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Posted by on Apr 21, 2016 | 1 comment

[.mp3] to Worship

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Hear, O Israel: The Lord is our God, the Lord alone

It is common in many church services to begin with a CALL TO WORSHIP.  It’s an ancient thing to do and we Christians do it for a variety of reasons: 1) historical (we learned it from our Jewish brothers and sisters – shema); 2) theological (it reminds us that it is God who calls us to worship); 3) scriptural (calls to worship are often adapted from psalms and other scripture passages); and 4) practical (a call to worship signals the start of a service and focuses a congregation’s attention).

Excuse me for saying this, but often a call to worship is boring…unimaginative…stale.  It is a time in many of our worship services where we merely clear our collective throats and proceed in call and response fashion through a series of canned phrases.  When was the last time you were moved and inspired by a call to worship?  When was the last time a call to worship felt…well…like worship?

In the Spring of 2016 I am preaching a sermon series about the birds of the Bible.  In the process of creating worship around this sermon series something occurred to me:  churches have a call to worship…birds have bird calls…so couldn’t we have a [bird] call to worship?

And so, every Sunday during this sermon series our call to worship has been about 45 seconds of the call/song/sound of the particular bird I am preaching about that morning.  It’s easy to do:

  1. I find an .mp3 of the bird I need (there are bazillions free on the interweb)
  2. I download it to my phone
  3. On Sunday morning I either plug it into our church’s sound system or connect it to my bluetooth speaker
  4. When it is time for the call to worship, I introduce the bird, invite the congregation to close their eyes, and then push play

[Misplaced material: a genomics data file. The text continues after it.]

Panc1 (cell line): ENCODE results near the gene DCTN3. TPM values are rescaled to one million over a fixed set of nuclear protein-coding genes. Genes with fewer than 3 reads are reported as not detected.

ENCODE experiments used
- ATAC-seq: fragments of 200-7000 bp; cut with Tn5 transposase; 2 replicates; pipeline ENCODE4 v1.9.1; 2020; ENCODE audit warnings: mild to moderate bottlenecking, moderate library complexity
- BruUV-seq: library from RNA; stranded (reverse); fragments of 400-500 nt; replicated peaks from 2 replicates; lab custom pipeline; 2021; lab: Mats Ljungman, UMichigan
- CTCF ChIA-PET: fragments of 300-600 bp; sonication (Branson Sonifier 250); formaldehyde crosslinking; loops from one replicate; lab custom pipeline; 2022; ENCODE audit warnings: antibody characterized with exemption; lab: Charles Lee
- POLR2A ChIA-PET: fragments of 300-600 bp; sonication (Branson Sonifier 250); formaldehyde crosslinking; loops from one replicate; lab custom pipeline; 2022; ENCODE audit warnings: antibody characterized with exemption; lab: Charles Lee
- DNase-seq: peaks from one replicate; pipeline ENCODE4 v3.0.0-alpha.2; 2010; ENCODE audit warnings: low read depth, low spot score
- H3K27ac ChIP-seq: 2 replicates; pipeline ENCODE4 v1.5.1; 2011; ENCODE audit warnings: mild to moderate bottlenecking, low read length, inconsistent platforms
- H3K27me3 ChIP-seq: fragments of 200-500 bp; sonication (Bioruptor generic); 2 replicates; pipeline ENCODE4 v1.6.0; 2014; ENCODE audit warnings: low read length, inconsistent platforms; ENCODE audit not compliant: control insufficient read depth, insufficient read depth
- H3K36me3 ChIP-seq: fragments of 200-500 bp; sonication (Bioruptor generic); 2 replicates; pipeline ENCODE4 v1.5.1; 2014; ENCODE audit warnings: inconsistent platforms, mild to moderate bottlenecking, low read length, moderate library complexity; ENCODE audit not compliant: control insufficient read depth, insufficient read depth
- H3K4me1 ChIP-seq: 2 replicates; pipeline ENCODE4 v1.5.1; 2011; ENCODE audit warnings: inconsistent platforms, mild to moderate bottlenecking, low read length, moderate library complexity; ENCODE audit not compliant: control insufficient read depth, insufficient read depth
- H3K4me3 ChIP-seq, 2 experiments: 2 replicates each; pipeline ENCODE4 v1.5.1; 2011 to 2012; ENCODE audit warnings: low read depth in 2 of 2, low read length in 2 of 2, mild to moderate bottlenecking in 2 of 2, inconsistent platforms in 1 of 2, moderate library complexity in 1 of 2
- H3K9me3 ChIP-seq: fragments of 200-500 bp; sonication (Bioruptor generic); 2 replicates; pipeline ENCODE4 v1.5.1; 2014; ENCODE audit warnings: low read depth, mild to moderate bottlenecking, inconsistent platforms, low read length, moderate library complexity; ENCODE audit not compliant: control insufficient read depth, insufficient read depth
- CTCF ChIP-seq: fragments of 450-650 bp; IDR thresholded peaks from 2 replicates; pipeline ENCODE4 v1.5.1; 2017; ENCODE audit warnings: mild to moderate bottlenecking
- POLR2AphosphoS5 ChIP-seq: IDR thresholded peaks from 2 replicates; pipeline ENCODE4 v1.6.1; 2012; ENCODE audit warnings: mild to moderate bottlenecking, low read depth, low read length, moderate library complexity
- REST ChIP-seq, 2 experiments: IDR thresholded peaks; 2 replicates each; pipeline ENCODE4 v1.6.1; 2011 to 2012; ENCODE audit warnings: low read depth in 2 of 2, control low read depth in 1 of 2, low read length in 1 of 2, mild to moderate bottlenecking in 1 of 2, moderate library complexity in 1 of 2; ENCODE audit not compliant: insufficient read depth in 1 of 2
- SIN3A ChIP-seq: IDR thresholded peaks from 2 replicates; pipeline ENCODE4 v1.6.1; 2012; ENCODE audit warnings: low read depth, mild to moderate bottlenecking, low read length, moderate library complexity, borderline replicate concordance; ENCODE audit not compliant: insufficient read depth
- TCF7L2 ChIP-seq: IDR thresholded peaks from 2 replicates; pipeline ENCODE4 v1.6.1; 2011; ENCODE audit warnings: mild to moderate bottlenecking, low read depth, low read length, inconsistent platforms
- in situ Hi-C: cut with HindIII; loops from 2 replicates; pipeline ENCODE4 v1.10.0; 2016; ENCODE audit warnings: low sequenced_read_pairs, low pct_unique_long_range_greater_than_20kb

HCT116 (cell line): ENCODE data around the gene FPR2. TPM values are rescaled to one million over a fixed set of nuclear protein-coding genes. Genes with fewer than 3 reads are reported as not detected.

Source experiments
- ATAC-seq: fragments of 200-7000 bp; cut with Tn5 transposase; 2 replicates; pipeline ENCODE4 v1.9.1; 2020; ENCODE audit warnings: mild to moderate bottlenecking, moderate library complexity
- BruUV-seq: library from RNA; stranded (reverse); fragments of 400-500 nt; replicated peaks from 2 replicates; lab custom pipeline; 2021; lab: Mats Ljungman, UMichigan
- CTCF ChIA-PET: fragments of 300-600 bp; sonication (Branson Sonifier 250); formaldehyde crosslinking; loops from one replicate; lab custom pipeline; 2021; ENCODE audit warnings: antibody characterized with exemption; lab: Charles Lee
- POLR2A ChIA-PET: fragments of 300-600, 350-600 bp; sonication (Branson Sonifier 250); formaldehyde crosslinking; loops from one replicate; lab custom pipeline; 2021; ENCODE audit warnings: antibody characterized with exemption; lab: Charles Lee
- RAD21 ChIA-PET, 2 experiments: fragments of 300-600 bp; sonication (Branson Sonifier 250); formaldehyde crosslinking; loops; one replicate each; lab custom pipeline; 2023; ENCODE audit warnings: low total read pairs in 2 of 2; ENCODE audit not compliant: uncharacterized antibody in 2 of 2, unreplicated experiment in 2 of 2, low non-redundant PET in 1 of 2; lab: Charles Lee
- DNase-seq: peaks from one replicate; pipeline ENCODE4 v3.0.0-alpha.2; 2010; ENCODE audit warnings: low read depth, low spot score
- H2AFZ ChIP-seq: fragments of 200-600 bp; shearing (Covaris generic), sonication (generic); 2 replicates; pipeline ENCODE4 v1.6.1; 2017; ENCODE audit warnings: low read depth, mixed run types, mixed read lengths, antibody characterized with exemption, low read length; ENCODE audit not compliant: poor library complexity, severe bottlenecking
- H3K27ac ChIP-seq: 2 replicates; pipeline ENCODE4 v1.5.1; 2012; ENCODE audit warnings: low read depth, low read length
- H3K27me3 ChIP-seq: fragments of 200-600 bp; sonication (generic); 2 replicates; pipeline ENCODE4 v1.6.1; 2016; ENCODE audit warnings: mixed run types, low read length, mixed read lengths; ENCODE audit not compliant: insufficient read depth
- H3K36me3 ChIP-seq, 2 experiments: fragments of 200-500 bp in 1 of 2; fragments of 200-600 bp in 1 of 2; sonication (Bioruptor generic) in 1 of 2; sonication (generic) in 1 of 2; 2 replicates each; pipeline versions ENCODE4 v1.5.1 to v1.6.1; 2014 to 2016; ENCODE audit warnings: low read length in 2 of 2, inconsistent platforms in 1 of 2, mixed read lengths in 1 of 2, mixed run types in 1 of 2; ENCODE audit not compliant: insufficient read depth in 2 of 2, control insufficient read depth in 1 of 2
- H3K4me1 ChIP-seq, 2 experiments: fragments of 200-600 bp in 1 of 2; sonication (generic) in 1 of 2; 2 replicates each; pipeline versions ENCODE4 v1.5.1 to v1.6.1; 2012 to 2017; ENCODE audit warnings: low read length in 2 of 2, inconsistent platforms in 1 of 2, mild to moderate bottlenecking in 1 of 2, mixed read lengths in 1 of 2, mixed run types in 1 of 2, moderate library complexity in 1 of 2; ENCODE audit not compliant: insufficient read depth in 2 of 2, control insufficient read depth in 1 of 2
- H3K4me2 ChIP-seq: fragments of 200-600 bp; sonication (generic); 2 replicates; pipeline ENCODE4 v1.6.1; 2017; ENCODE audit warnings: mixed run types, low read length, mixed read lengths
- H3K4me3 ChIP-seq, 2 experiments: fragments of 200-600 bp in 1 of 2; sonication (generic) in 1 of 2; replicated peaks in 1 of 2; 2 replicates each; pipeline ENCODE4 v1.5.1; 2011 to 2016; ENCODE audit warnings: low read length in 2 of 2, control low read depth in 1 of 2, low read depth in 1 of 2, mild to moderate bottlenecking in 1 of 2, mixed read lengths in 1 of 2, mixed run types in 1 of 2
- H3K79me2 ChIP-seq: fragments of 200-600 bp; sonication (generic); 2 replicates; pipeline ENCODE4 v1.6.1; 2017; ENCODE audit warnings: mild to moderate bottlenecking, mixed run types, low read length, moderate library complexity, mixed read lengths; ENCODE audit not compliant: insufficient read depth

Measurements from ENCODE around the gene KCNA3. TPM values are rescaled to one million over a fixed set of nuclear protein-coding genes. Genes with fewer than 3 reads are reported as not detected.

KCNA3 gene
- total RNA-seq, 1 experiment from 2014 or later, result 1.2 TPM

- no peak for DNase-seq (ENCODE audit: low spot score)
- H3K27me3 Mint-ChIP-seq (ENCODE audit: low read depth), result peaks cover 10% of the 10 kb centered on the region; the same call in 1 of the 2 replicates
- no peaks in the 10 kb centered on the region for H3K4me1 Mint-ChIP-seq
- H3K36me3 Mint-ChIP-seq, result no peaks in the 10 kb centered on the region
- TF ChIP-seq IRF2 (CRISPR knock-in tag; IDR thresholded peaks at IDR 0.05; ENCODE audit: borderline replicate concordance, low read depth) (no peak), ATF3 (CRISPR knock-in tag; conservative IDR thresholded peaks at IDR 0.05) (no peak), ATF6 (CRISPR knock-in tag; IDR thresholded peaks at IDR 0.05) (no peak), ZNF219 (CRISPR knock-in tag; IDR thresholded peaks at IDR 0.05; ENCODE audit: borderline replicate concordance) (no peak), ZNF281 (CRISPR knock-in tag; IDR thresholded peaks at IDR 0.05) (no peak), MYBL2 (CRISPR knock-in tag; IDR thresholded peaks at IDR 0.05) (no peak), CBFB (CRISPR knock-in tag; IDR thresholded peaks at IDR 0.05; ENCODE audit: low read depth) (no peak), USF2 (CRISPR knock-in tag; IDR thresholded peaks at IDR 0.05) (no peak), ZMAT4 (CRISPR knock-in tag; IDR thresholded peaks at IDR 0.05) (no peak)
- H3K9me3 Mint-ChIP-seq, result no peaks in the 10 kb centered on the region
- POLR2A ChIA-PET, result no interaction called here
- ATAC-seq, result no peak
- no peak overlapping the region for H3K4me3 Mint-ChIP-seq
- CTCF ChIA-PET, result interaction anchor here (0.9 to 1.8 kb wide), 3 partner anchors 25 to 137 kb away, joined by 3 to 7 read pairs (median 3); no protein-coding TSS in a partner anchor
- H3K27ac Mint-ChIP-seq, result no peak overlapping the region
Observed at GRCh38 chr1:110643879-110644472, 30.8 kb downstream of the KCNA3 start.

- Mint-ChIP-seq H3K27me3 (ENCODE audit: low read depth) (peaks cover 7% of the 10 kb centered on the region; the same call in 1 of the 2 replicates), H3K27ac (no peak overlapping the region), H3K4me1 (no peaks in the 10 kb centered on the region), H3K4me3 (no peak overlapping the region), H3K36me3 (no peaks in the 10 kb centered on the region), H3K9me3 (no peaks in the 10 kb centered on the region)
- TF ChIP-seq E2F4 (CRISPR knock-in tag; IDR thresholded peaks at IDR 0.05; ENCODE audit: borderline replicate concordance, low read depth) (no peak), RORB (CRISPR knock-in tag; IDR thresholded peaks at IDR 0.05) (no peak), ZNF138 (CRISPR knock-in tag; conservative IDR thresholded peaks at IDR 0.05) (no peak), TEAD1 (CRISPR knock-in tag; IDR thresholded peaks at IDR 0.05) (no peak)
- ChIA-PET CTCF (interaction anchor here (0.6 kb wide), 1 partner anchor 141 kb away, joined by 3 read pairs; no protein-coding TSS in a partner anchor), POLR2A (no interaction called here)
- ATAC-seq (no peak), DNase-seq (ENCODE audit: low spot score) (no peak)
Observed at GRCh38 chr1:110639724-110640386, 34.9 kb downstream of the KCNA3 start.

5. When the call is done we move on with the next element of worship

After doing this for a number of weeks, it occurred to me that there are many other times an auditory call to worship would work well.  Here are some ideas:

  1. If you are preaching from a passage that mentions an instrument or bell (e.g. psalm 150, 1 Cor. 13) play the sound of instruments or bells
  2. What about the sound or a crackling fire or blowing wind on Pentecost
  3. How about a trumpet call on Ash Wednesday (see Joel 2)
  4. Maybe the sound of rushing water on Baptism of Jesus Sunday
  5. Roaring crowds on Palm Sunday?
  6. Crying baby on Christmas Eve?

No need to make it every Sunday. No need to make it gimmicky.  An occasional auditory call to worship just might bring new life and new ears to this element of worship.  It also might be fun!

 


© Rev. Kevin Goldenbogen, 2016

Kevin Goldenbogen is an ordained minister in the United Church of Christ serving an amazing congregation in the foothills of the Green Mountains of Vermont. He skis, climbs, runs, bakes bread, rides a red Vespa, and tries every day to follow Jesus. He is married to the perfect woman and has two boys who he loves beyond words.

1 Comment

  1. This is great!

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